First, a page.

The possibility of any Greek government accepting to discuss issues pertaining to sovereignty over the islands, or indeed any part of the Greek territory, is simply non-existent. The parameters set for an eventual renewal of the preliminary talks between the two countries are certainly more political than legal. Nevertheless, it is affirmed by both parties that they should lead to a permanent settlement of the outstanding disputes, preferably by an international judicial instance. Greece has set out its preconditions in its 2015 Declaration recognizing the compulsory jurisdiction of the International Court of Justice with the express exception, inter alia, of any dispute relating to military activities and measures for the protection of its sovereignty and territorial integrity, as well as of any dispute concerning State boundaries or sovereignty over the territory of the Hellenic Republic. It is certainly true that a possible agreement between the parties could also include issues expressly excluded from such automated procedures, but in real life, the possibilities are really scarce. The complexity of the issues that need to be addressed in a negotiation between Greece and Turkey is simply staggering. The peace dividend would be equally great – and still missing, writes Maria Gavouneli in an article published by Institut Montaigne.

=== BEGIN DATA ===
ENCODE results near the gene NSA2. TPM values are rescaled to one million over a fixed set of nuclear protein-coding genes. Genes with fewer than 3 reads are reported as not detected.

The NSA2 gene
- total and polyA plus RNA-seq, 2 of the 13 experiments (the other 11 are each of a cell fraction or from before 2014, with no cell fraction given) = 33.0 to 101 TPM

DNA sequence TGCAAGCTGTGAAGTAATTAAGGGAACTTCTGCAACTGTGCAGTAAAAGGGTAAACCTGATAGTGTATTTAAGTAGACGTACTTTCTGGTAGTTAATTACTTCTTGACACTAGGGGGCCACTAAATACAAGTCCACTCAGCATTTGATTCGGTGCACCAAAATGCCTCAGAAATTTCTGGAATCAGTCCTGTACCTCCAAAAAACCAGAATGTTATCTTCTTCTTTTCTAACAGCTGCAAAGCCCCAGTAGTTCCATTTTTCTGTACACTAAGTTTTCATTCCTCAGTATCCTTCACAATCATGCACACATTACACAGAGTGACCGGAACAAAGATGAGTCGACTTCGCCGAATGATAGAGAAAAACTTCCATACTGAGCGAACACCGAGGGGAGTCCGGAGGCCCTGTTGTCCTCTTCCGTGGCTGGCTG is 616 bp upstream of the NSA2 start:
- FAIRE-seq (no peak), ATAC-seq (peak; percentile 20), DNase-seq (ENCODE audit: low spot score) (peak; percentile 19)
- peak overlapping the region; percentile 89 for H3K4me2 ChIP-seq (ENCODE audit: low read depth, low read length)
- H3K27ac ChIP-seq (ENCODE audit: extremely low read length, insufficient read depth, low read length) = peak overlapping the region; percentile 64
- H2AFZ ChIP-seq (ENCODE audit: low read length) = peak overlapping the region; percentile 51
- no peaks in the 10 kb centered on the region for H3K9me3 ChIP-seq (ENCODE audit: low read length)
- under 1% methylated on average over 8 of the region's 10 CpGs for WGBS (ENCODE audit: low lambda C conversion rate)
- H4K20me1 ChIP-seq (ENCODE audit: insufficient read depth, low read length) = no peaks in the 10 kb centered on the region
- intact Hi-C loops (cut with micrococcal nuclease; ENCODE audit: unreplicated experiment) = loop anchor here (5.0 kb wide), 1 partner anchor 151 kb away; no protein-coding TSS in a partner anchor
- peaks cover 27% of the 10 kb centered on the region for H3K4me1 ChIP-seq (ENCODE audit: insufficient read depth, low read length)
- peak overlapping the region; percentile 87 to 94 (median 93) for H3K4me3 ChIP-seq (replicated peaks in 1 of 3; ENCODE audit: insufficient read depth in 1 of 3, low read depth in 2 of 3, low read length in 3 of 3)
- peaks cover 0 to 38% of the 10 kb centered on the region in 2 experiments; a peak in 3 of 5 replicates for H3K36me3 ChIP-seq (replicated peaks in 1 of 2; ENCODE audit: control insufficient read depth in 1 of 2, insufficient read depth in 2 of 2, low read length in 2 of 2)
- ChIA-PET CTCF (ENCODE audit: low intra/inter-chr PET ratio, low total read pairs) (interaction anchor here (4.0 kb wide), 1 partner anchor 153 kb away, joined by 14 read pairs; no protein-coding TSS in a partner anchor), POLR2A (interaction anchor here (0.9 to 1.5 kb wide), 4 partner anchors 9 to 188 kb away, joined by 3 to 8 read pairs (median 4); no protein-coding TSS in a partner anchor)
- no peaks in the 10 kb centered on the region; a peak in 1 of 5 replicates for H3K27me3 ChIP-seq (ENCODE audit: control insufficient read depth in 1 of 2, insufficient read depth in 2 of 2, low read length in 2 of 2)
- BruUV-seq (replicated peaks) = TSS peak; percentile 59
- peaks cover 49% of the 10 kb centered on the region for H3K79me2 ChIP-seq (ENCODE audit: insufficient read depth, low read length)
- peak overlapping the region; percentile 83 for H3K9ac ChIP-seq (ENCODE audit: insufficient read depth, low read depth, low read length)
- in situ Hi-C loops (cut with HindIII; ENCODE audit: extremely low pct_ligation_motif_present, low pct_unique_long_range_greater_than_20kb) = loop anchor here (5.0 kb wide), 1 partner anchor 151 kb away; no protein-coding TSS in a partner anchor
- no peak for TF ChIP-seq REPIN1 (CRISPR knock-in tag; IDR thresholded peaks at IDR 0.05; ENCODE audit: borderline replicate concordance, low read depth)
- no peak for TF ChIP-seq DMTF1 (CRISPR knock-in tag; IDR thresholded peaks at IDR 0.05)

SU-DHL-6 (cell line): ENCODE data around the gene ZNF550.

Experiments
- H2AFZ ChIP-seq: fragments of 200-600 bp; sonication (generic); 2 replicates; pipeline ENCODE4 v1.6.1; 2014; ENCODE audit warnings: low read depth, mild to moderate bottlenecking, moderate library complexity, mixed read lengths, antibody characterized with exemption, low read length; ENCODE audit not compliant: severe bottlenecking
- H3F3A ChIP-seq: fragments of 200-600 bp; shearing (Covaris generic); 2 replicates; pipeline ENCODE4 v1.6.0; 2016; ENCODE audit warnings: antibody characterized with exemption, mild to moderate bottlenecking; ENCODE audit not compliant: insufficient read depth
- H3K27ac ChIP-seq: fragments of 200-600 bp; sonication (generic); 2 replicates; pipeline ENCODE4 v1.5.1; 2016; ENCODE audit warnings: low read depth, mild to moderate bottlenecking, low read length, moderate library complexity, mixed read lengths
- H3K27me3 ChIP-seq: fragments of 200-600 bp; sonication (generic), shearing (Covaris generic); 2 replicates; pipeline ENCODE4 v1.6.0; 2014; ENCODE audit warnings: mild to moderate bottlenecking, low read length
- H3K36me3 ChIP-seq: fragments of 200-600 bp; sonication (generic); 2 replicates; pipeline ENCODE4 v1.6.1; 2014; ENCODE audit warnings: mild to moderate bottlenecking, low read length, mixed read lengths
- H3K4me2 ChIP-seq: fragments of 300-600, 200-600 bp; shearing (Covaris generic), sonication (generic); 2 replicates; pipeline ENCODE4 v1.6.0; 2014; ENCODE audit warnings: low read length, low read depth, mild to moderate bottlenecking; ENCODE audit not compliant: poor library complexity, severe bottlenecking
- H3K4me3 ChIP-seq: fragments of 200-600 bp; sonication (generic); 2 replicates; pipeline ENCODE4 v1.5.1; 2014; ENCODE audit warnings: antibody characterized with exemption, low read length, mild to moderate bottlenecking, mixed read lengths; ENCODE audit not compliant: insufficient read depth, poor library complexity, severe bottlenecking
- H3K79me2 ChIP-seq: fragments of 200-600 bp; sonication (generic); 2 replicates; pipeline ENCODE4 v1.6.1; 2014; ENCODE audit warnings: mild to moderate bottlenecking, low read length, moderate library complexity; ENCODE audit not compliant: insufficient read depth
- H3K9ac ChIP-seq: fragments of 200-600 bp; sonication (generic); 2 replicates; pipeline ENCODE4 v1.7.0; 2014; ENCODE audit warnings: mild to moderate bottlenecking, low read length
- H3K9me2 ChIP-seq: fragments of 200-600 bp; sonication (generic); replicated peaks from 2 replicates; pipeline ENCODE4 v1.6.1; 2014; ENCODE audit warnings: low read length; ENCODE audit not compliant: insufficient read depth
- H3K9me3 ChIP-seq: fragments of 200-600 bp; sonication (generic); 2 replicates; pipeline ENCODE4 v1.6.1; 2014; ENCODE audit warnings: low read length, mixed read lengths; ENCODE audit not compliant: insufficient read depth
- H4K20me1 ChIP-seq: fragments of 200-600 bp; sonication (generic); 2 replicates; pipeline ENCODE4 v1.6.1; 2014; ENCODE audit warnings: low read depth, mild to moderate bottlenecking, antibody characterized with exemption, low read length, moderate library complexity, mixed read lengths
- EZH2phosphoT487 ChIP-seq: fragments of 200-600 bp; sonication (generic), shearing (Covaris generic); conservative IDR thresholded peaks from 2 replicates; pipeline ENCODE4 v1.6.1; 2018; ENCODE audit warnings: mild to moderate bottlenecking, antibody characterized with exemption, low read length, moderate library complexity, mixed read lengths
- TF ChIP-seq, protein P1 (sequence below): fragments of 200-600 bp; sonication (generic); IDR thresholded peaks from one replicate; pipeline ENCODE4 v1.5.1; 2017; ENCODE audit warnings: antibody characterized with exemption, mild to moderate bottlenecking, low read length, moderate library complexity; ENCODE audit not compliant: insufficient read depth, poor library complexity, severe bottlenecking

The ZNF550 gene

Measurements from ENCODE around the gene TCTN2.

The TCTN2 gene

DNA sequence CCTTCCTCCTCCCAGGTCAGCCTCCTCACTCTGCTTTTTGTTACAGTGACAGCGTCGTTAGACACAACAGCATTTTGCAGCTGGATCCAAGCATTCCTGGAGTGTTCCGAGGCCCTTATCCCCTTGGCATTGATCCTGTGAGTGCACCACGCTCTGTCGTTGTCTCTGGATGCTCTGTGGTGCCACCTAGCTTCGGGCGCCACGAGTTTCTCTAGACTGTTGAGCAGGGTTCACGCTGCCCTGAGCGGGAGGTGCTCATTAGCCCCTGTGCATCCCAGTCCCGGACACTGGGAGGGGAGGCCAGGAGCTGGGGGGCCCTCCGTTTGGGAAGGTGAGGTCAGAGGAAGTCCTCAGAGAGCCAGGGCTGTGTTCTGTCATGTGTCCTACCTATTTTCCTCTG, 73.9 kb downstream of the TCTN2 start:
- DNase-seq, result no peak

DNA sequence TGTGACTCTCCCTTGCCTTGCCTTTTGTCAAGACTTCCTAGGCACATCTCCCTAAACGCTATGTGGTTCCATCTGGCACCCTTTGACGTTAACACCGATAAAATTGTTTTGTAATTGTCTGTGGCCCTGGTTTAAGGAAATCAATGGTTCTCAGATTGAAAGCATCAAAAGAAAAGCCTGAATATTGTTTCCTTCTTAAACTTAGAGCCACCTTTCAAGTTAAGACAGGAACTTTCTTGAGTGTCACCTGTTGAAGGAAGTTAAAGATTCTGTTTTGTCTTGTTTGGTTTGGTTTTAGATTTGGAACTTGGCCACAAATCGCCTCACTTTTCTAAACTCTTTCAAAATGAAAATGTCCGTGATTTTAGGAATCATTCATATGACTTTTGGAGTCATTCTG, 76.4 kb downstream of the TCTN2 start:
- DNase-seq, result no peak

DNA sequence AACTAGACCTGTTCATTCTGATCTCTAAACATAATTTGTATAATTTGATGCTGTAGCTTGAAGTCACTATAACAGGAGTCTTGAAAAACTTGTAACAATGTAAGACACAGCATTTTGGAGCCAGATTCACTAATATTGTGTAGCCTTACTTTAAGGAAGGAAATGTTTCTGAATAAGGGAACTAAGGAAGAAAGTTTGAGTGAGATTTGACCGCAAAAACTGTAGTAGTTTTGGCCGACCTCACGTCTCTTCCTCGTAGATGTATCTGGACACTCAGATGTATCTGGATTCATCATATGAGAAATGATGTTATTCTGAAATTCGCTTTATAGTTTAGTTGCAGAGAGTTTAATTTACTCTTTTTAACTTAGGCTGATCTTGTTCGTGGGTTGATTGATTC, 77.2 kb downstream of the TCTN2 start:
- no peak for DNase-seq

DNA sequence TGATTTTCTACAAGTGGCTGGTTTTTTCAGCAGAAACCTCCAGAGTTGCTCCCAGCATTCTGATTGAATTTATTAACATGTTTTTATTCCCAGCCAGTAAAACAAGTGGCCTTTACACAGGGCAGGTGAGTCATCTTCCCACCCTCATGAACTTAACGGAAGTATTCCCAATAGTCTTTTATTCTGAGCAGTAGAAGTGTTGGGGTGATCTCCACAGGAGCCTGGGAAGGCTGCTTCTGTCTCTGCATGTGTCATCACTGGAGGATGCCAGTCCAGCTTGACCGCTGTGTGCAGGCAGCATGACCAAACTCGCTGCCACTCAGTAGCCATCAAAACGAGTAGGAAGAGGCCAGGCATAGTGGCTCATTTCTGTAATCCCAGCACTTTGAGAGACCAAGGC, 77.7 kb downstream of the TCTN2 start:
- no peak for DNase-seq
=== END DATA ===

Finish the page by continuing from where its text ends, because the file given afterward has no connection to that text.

You may find the article here.